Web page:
Grocery Store slapped with $10,000 fine after Staff treated Customer based on the Skin Color in Los Angeles

Los Angeles, CA: After a Black customer claimed discrimination over being forced to shop without his backpack while other customers were allowed to, the city of Los Angeles levied a $10,000 fine on a grocery store chain situated on the West Coast. This was a first for the city.

According to CBS Los Angeles, Corey Brown spoke during a news conference at Los Angeles City Hall on Monday about his experience shopping at a Smart & Final store on Figueroa Street downtown on September 22, 2022, and the city’s Civil Rights Department issued the fine.

“I just wanted to go grocery shopping, but the store treated me differently than the other customers simply because of the color of my skin,” Brown explained to CBS Los Angeles.

The way Brown described it, he had visited the store “hundreds of times before” when security had stopped him.

To enter the store, Brown was instructed by the security officer to set her backpack on the floor in front of it, as Brown stated during the news conference.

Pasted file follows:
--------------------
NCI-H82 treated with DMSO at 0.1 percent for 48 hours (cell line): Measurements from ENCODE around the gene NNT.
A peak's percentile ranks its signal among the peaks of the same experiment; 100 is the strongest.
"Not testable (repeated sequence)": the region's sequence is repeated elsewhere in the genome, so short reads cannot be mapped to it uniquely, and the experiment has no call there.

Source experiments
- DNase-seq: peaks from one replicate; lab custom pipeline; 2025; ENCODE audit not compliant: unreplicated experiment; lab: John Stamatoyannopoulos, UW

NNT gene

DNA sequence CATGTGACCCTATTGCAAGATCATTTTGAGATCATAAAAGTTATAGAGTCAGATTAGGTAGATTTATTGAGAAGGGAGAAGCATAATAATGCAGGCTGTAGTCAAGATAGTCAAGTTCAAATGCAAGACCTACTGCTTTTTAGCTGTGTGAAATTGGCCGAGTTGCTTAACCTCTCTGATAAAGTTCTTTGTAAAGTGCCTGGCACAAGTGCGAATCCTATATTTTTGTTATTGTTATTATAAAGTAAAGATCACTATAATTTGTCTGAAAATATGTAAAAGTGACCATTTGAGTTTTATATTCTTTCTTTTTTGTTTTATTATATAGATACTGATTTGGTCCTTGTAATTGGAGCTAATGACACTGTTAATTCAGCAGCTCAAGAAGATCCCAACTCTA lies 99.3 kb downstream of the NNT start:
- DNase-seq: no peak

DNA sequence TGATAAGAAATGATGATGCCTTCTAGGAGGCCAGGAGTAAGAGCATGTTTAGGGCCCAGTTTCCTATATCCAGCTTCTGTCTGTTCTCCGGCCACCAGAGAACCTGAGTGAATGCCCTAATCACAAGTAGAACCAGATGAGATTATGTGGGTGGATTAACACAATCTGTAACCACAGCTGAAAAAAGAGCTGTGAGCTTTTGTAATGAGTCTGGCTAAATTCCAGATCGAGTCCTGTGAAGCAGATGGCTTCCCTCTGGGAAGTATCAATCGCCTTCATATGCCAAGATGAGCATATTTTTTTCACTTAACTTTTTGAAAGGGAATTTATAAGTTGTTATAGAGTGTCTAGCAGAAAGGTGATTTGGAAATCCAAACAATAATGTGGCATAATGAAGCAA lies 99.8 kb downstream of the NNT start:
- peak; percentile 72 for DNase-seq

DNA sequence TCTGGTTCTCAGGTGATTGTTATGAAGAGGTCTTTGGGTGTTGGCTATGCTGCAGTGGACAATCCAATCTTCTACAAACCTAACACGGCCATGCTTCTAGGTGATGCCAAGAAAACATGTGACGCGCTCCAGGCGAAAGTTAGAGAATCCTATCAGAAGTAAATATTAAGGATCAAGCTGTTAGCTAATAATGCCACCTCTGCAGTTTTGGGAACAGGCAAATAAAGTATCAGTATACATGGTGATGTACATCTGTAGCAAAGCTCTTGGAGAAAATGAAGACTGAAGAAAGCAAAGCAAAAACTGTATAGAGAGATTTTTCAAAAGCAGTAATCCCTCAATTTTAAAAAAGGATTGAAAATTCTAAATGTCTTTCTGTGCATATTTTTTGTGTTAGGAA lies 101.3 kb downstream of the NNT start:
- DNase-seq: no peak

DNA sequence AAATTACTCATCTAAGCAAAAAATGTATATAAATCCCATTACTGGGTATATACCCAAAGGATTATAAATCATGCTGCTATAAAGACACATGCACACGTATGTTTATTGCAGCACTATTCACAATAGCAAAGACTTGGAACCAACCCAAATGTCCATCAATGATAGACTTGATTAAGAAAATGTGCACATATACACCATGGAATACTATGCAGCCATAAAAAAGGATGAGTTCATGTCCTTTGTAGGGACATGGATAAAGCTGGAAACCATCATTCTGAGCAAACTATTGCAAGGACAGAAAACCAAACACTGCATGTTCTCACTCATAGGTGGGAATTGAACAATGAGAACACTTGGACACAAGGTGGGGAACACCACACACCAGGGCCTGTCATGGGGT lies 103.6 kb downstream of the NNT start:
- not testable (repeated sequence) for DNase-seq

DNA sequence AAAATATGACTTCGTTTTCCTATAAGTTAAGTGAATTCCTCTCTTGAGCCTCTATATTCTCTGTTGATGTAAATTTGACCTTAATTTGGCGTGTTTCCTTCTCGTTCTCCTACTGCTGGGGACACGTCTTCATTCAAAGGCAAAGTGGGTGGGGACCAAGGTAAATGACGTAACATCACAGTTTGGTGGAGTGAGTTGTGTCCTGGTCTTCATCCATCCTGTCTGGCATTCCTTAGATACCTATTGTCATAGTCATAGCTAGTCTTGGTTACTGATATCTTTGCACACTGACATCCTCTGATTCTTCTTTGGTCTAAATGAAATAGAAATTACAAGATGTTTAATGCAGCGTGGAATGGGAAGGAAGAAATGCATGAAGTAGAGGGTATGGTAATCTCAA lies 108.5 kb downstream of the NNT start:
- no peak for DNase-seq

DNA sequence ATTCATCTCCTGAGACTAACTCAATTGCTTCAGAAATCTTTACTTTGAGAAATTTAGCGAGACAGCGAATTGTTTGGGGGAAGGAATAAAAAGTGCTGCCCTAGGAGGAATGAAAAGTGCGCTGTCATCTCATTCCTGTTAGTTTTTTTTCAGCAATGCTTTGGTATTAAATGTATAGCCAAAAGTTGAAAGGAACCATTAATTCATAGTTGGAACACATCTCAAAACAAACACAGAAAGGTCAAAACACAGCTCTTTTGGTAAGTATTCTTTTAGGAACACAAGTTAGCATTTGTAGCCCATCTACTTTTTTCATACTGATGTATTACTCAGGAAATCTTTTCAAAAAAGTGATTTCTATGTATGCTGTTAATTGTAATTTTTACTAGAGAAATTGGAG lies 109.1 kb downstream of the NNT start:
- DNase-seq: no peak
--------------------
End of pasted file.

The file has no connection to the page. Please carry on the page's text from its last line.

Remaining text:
Brown claimed he opted to return home to drop off his backpack before returning to Smart & Final to continue shopping since it contained mail and other personal stuff. He didn’t want to leave his rucksack on the floor of the store.

Instead of being requested to leave their bags and backpacks on the filthy floor at the front of the store, Brown noticed that other customers, who were not African-American, were allowed to keep them while shopping.

According to the news source, an inquiry into Brown’s complaint with the department revealed that the store’s bag policy was discriminatory and implemented based on customers’ appearance.

The security vendor for the supermarket shop chain was also fined $5,000.

The fines were the first measure taken by the city to enforce the Civil Human Rights Law, which was approved by the council in 2019, according to LAist.

Local enforcement is permitted by the law, which “prohibits discrimination in the private sector areas of commerce, education, employment and housing” and “allows for Angelenos to wait, sometimes for years, to have a discrimination case resolved at the state or federal level,” as stated on the website of the city’s civil rights department.